First, we find no authority for a county to modify a reinvestment zone. A county has only those powers conferred by the Texas Constitution and statutes, either expressly or by necessary implication. Subchapter C contains no provision expressly authorizing a county to modify a reinvestment zone once the zone has been designated and we do not believe such authority can be implied. The authority to modify a reinvestment zone is not necessary to the implementation of subchapter C. Furthermore, the Tax Increment Financing Act, which was also enacted by the legislature in 1981 in anticipation of article VIII, section 1-g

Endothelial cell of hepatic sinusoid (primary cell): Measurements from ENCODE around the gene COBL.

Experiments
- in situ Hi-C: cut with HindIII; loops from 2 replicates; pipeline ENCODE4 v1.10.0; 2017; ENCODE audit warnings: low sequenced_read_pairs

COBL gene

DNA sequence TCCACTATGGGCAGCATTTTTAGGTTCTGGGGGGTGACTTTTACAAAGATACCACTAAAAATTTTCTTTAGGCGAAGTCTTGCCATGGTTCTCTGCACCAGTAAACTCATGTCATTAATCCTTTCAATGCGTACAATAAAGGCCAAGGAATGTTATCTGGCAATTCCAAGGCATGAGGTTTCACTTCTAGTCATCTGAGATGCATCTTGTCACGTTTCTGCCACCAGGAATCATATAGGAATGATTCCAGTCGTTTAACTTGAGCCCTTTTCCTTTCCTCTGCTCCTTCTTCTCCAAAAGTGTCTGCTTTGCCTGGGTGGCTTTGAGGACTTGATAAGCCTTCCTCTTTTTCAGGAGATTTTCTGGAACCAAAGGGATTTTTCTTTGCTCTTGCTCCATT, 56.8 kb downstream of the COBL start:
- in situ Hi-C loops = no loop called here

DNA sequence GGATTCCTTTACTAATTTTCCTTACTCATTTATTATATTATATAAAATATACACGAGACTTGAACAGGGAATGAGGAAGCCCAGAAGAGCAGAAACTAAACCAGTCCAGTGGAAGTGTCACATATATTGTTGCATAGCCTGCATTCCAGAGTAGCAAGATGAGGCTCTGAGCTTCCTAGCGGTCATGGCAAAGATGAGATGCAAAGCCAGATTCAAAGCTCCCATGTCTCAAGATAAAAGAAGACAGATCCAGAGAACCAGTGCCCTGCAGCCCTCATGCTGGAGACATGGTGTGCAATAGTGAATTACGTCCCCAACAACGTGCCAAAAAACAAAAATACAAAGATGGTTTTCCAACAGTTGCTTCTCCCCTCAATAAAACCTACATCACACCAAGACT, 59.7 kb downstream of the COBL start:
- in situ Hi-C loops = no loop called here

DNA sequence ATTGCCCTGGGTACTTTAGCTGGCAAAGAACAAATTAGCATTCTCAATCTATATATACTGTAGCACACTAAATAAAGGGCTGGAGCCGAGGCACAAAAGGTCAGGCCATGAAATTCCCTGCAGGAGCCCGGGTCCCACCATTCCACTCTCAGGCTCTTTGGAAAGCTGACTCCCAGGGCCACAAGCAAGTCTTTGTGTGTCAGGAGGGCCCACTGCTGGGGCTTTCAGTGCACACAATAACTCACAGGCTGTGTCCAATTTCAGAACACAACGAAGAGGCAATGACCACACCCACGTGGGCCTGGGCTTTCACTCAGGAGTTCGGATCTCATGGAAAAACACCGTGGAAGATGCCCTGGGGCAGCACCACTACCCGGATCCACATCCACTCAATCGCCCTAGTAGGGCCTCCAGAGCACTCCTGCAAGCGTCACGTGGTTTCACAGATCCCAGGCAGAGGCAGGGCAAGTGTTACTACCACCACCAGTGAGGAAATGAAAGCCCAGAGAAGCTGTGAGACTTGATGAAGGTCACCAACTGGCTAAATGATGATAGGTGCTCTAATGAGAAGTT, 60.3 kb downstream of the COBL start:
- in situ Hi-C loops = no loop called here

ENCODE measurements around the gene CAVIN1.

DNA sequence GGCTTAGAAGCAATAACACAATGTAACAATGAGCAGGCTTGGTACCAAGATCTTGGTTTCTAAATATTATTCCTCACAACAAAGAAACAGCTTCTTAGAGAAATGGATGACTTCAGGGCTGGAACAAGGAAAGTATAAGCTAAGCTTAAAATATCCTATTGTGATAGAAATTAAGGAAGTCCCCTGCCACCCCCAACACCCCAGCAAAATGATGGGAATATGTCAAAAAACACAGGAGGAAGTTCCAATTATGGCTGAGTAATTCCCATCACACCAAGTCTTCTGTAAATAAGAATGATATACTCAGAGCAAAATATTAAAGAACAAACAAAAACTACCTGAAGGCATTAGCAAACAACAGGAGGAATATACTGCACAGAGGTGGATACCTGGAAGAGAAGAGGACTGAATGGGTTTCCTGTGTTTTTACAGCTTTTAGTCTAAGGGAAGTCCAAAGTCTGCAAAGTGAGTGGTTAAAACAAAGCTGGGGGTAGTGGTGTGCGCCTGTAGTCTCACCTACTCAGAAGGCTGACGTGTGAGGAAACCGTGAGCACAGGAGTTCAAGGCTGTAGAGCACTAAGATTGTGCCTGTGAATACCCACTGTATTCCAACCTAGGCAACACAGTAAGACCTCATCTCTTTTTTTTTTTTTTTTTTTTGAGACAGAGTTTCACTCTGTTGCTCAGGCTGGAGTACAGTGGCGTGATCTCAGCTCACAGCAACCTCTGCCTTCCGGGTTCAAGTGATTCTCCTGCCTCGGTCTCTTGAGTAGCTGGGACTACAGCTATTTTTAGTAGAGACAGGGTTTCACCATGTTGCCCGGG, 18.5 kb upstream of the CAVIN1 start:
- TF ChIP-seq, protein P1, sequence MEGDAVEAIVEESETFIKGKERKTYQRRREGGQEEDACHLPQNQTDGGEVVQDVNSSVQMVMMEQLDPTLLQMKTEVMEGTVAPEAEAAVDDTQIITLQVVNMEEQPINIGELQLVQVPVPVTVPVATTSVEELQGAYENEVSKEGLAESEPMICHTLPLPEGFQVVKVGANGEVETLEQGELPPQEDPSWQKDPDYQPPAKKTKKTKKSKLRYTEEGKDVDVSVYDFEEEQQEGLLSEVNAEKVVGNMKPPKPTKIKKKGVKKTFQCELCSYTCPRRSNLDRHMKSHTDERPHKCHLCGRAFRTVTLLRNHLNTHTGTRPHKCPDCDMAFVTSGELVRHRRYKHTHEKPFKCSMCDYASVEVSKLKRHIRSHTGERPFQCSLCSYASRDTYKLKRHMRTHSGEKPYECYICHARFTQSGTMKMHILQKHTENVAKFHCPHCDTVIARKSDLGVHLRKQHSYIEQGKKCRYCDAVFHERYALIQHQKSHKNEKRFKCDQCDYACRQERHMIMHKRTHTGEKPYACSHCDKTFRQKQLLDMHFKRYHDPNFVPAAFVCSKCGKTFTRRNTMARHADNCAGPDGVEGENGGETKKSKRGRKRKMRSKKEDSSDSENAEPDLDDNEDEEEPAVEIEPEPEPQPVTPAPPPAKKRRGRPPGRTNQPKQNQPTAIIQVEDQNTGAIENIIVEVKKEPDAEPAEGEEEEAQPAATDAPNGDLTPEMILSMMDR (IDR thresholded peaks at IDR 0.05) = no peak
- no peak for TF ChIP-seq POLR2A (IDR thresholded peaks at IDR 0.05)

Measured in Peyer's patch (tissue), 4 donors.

of the Texas Constitution, contains a provision expressly authorizing a city to reduce or enlarge the boundaries of an existing reinvestment zone. See Tax Code § 311.007; see also id. § 311.017 (providing for early termination of reinvestment zone). In addition, the Texas Enterprise Zone Act, a similar economic-development statute now codified in chapter 2303 of the Government Code, permits a governing body that nominated an enterprise zone to amend the boundary of the enterprise zone. See
Gov’t Code § 2303.110. We believe that if the legislature had intended to authorize a commissioners court to modify a Property Redevelopment and Tax Abatement Act reinvestment zone it would have expressly provided such authority.